The Relevance of Fatwas
This really should be titled The Personal Relevance of Fatwas to me, a western educated but Ghanaian/Muslim culture raised woman who does not follow the tenets of faith religiously (haha) but still considers herself Muslim: a piece that will hopefully be relevant to other people. However, that’s way too long of a title.
So I was on twitter and came across a tweet asking “Any fatwā out there that forbids joining the Saudi army because they slaughter Muslims?”. And I got to thinking: even if there were, would it matter? What would be its relevance?
However, let’s start from the beginning. Google says a fatwa is “a ruling on a point of Islamic law given by a recognized authority”
So it’s a ruling ( a judgement, a decision) on a legal matter regarding fiqh (Islamic jurisprudence). Presumably it only applies to people living under Islamic jurisprudence. And lastly it has to be a legal ruling made by someone with the authority and knowledge to do so. Who decides who has this authority, though? And how binding is this ruling? Does it become a part of law? What happens?
The Islamic Supreme Council of America says “A fatwā is an Islamic legal pronouncement, issued by an expert in religious law (mufti), pertaining to a specific issue, usually at the request of an individual or judge to resolve an issue where Islamic jurisprudence (fiqh), is unclear.”
Also according to them, there is nobody alive today with the requisite knowledge in Islamic Law to actually make independent legal reasonings; anybody working within the corpus of Islamic Law must stay within what has already been decided by previous scholars. Anybody with the requisite training can issue fatwas, but only based on previous legal work and they are not binding on anybody. Individuals can decide who they trust and consider an authority and therefore whose fatwas they will trust.
Now, I really have no idea as to the legitimacy of the Islamic Supreme Council of America. They were the second search result (after the google definition). However, they seem to be one of many Islamic councils and I personally have no way to differentiate among them. From my cursory examination of their authority (which, according to their own definition I have the right to do), they seem no better and no worse than all of the other Islamic councils. And in actuality, the majority of Sunni Muslim scholars have very similar definitions of fatwa. The relevant parts of the definition are: a) it’s a legal pronouncement b) with no real legal/binding power that is c) made by someone who is an Islamic scholar and is trained in Islamic Jurisprudence.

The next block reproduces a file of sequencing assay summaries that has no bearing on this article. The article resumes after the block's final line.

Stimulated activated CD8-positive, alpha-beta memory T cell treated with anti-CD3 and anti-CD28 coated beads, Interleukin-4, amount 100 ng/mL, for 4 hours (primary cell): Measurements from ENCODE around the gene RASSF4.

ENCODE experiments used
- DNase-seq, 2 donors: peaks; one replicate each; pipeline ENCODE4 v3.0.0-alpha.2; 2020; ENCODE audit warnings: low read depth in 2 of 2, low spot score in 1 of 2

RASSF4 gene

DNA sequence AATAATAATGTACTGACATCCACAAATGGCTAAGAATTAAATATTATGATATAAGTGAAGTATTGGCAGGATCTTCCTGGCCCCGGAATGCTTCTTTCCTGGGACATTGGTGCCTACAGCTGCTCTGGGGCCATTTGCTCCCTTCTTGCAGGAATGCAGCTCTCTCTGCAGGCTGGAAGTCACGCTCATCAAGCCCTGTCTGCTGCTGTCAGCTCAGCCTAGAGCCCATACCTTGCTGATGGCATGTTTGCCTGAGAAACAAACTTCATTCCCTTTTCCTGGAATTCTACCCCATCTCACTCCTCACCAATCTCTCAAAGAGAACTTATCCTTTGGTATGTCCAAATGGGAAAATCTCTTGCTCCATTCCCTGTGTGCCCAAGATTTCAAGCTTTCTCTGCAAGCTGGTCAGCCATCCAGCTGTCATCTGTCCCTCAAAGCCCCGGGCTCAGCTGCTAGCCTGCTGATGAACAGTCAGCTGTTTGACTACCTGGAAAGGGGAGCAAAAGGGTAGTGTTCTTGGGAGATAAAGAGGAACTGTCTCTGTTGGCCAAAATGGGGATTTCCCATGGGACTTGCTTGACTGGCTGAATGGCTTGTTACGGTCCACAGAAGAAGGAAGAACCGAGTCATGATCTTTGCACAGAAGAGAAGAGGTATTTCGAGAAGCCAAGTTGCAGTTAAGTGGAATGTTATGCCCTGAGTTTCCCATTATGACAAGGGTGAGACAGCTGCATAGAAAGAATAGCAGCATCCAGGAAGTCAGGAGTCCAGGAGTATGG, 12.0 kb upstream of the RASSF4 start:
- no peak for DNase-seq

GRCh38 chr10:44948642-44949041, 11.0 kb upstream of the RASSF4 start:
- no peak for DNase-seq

So if I were confused on a religious matter and required a fatwa to help me make a decision, I could go to an Imam I trust and he would give me his opinion (fatwa). Since I trust said Imam, he and I probably have similar values and interpret the Qur’an and hadiths in the same way. And if my issue is whether or not I could join the armed forces of a particular country, my Imam and I are very likely to have the same opinion. And that cuts to the core of why I personally don’t find fatwas compelling. I don’t have to. Ayatollah Sistani may find it haram to join the armies of Saudi Arabia or America, but the many muslims in both the Saudi and American armies (and their Imams) clearly don’t.
This makes it rather clear that fatwas are not the overwhelming religious orders that every Muslim is bound to that the media makes them out to be. And if you are, like me, a western educated but Ghanaian/muslim culture raised woman who does not follow the tenets of faith religiously but still considers herself Muslim, then you may not consider the Ayatollah a legitimate source for fatwas, which makes say the long ago fatwa to murder Salman Rushdie completely irrelevant. Actually, you would find most if not all (I must admit, I don’t religiously keep up with the Ayatollah’s remarks) of the Ayatollah’s proclamations to be inapplicable to daily life. And really, so are any fatwas the media deems worth reporting.